Protect Yourself from UV Radiation
While enjoying sunny days, most people know to take precautions from the sun’s harmful ultraviolet (UV) radiation–however, what is lesser known is that skin cancer is the most common cancer in the U.S. As a helpful reminder, here are key understandings along with important precautions to help protect you against harmful UV rays.
The sun’s ultraviolet radiation can damage your skin in as little as 15-minutes, destructively harming the genetic material in your skin cells, your DNA. This can result in the development of abnormal cells and uncontrolled growth, or skin cancer – which too, can invade or spread to other parts of the body.
Types of skin cancer include basal cell carcinoma, squamous cell carcinoma and melanoma, the deadliest and most common type of skin cancer. And too, along with skin cancer, exposure to the sun’s UV radiation can cause additional health effects – including:
- Premature aging: wrinkles, dry scaly patches, age spots, blotchy complexion. In fact, 90% of visible skin changes commonly attributed to aging skin are caused by the sun.
- Eye damage: cataracts, pterygium, macular degeneration, and eye cancer
- Apply a broad-spectrum, water-resistant sunscreen with a sun protection factor (SPF) of at least 30 to all skin not covered by clothing.
- Generally, between 10 a.m. – 4 p.m. are the strongest rays. If possible, schedule outdoor activities outside of these times.
- Clothing absorbs or blocks much of the sun’s radiation and helps to provide long-lasting protection. The more skin you can reasonably cover, the better (and a tighter fabric weave offers the best protection). Too, dry clothing offers more sun protection than wet clothing.
- Hats, especially wide-brim ones, help block damage to your ears, nose, and neck. Baseball caps offer little protection.
- Sunglasses with UV protection help protect your eyes–lenses that appear dark don’t necessarily offer UV protection. Look for lenses that block 100% of UV rays. Large-framed or wraparound sunglasses offer more sun protection than aviator styles.
- Shoes, covering your feet. If wearing sandals, flip-flops or going barefoot, apply sunscreen to all exposed skin.
- Seek out shade whenever possible but be aware that ultraviolet rays can reflect off dry sand or concrete.
Sunblock: Select a “broad spectrum” product to protect your skin from both UVA and UVB light with a sun protection factor (SPF) of at least 30. This number describes the sunscreen’s effectiveness against UVB rays that are responsible for skin burns (a rating system for UVA light, which is responsible for skin aging, does not currently exist).
Experts recommend applying 1-2 ounces to the entire body. Don’t be stingy –if the layer of sunblock is too thin, it cannot protect you.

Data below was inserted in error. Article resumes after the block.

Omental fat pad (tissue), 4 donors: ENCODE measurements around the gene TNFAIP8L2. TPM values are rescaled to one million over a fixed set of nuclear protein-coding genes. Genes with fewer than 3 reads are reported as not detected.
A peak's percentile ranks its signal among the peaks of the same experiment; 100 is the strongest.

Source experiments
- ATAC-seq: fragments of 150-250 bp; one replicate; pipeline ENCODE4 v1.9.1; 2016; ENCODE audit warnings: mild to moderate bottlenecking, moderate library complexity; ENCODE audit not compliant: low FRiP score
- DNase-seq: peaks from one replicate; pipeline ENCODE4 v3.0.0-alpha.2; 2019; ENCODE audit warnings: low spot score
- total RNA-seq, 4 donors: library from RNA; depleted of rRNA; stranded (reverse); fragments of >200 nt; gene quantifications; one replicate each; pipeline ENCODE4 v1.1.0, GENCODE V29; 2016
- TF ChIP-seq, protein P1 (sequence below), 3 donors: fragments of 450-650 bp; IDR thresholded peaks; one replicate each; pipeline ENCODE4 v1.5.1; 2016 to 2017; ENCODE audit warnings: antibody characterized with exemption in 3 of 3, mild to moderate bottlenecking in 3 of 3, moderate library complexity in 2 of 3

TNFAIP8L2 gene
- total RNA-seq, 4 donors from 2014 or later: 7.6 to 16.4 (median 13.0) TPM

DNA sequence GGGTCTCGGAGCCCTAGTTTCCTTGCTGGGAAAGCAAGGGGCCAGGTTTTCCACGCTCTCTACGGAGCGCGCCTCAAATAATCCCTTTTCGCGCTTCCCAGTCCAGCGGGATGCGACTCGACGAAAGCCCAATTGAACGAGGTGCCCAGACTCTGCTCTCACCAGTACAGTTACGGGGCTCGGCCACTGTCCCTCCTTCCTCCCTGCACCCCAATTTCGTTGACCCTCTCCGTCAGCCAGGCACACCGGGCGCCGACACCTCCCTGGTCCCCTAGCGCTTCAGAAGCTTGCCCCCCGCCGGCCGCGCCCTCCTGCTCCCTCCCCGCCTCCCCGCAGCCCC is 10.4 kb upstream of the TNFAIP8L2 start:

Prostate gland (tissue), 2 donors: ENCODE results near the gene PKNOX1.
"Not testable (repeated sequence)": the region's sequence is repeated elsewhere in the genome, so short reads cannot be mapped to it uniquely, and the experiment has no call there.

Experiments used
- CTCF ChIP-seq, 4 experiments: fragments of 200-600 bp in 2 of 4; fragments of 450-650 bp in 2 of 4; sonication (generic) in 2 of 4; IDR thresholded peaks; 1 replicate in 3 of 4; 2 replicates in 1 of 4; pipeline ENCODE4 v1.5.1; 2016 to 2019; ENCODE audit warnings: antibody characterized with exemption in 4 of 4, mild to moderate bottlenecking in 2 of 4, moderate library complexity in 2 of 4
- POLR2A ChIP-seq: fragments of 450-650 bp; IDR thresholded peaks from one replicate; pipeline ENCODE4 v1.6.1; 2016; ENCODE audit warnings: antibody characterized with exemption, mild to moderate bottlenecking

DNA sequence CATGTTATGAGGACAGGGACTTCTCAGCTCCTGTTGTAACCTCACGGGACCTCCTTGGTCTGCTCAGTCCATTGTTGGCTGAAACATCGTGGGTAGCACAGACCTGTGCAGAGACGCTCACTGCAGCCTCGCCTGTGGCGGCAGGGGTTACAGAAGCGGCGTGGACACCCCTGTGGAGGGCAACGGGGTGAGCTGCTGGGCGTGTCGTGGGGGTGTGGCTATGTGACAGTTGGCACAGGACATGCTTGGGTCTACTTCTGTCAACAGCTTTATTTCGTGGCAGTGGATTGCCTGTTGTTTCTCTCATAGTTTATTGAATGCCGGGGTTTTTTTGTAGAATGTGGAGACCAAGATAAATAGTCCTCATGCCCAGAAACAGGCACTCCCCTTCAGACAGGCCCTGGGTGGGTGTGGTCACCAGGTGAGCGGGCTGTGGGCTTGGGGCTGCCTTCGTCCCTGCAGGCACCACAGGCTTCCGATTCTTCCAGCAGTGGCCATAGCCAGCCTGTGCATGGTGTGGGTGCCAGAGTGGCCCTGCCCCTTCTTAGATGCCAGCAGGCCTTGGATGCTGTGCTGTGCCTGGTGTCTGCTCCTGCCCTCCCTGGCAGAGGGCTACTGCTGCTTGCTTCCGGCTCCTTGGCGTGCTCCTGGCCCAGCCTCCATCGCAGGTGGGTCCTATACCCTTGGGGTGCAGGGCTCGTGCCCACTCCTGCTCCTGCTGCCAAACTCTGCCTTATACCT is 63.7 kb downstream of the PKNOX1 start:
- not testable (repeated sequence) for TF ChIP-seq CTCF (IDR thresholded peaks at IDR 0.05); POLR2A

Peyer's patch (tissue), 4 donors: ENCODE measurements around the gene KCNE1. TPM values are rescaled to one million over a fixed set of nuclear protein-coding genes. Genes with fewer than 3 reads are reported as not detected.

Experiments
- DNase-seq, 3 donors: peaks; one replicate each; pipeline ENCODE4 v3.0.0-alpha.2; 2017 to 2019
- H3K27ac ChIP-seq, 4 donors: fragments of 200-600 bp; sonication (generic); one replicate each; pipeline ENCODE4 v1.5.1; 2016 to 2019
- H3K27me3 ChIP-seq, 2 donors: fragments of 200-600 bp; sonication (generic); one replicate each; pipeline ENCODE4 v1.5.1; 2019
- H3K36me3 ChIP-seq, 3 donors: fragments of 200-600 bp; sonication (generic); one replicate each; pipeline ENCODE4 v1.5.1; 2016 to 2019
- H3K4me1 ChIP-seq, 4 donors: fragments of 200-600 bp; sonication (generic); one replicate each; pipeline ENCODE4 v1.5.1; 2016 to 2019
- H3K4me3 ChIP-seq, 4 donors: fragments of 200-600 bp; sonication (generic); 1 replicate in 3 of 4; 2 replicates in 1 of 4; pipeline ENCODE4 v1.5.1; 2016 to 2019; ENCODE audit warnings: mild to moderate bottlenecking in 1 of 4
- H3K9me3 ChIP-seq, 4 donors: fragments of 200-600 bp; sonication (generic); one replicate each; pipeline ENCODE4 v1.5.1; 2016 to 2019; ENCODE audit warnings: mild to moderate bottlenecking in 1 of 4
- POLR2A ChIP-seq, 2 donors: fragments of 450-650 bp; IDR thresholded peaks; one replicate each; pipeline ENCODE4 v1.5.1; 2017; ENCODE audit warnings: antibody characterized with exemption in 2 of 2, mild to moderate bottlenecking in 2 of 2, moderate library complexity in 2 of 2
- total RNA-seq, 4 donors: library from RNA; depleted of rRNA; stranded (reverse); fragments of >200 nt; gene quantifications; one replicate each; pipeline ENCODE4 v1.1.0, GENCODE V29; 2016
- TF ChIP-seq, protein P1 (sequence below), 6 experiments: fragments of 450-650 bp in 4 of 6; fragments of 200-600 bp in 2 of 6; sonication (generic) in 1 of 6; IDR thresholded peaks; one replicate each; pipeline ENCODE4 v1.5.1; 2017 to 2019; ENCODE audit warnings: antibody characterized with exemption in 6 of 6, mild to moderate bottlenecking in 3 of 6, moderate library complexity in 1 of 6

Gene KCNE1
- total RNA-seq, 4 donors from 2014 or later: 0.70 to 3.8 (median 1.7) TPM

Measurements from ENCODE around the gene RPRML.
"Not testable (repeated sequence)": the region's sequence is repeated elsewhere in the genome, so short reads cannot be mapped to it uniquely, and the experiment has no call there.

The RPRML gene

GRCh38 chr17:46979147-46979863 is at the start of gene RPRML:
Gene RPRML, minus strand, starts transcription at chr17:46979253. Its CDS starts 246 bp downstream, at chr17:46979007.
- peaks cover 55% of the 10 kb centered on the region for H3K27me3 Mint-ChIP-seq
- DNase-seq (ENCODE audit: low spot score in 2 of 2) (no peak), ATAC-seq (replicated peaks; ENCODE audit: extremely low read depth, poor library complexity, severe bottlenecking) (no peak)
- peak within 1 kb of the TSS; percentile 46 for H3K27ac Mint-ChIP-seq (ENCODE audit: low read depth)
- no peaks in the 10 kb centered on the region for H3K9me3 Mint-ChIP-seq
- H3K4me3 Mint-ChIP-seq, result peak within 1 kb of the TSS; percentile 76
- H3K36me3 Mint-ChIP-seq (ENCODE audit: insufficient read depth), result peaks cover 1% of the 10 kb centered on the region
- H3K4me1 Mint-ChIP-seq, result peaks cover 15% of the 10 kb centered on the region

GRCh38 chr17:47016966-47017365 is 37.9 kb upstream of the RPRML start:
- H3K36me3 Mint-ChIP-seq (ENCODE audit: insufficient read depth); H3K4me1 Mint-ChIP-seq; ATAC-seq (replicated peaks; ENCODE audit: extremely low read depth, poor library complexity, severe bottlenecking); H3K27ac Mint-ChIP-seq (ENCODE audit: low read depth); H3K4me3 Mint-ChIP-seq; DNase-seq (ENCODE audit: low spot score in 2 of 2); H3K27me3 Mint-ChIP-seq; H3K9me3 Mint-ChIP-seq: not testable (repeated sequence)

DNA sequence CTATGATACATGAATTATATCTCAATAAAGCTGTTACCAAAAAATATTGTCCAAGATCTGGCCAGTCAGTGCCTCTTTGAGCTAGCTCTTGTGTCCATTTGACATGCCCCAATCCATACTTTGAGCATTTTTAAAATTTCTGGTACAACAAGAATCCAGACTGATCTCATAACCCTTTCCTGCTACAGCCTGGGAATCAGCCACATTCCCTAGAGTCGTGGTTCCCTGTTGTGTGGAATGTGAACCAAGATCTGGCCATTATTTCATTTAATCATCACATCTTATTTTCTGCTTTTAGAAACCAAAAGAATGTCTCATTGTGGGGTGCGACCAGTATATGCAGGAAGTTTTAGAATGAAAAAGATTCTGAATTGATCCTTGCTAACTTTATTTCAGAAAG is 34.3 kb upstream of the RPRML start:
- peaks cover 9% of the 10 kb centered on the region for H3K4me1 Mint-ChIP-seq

There are 2 types of sunscreens: organic (“chemical”) and inorganic (“physical”). Both are safe, protecting you from sun damage, just in different ways:
- Chemical absorbers (oxybenzone, avobenzone, homosalate, oxtinoxate) absorb UV rays so that your skin doesn’t absorb them. Apply 30 minutes before going outside.
- Physical blockers (titanium dioxide, zinc oxide) create a physical barrier between your skin and the UV rays – working immediately.
Re-apply! The protective effects fade with time or get washed away in the water or with sweating. If it’s not there, it cannot protect you. Remember 10 am to 4 pm, ultraviolet rays are the strongest, even when it is cloudy. You may need to reapply every hour!
Lower SPF’s are not recommended (even if you do not burn) because protection from sunburn is not the only reason for wearing sunscreen. You want to reduce damage from the sun. Sunburn can be an immediate reaction, but damage from the sun occurs over a lifetime.
If you have sensitive skin or are taking a medication, consult with your doctor or local pharmacist about your sun protection.
Children: Babies under 6-months should never be exposed to direct sunlight. Use a stroller with a hood or canopy and cover their skin, including arms and legs, with protective clothing. Pediatricians do not recommend using sunscreen or sunblock on babies. For children over age 6 months, taking sun protective measures can prevent skin cancers from developing later in life.
Skin Check: Melanomas often resemble moles, and some even develop from moles. It’s important to constantly monitor your body and be aware of any changes.
If you have a mole that seems abnormal or is changing, have it looked at by a physician. Melanoma recognized and treated early is almost always curable. If not detected early, it can spread and be fatal.
While the sun poses serious health dangers with its harmful rays – taking these steps will ensure you safely enjoy the special lift in spirit, Vitamin D and physical outdoor activities your sunny days offer!!
Dr. Nina Radcliff is dedicated to her profession, her patients and her community, at large. She is passionate about sharing truths for healthy, balanced living as well as wise preventive health measures.
She completed medical school and residency training at UCLA and has served on the medical faculty at The University of Pennsylvania. She is a Board Certified Anesthesiologist. Author of more than 200 textbook chapters, research articles, medical opinions and reviews; she is often called upon by media to speak on medical, fitness, nutrition, and healthy lifestyle topics impacting our lives, today.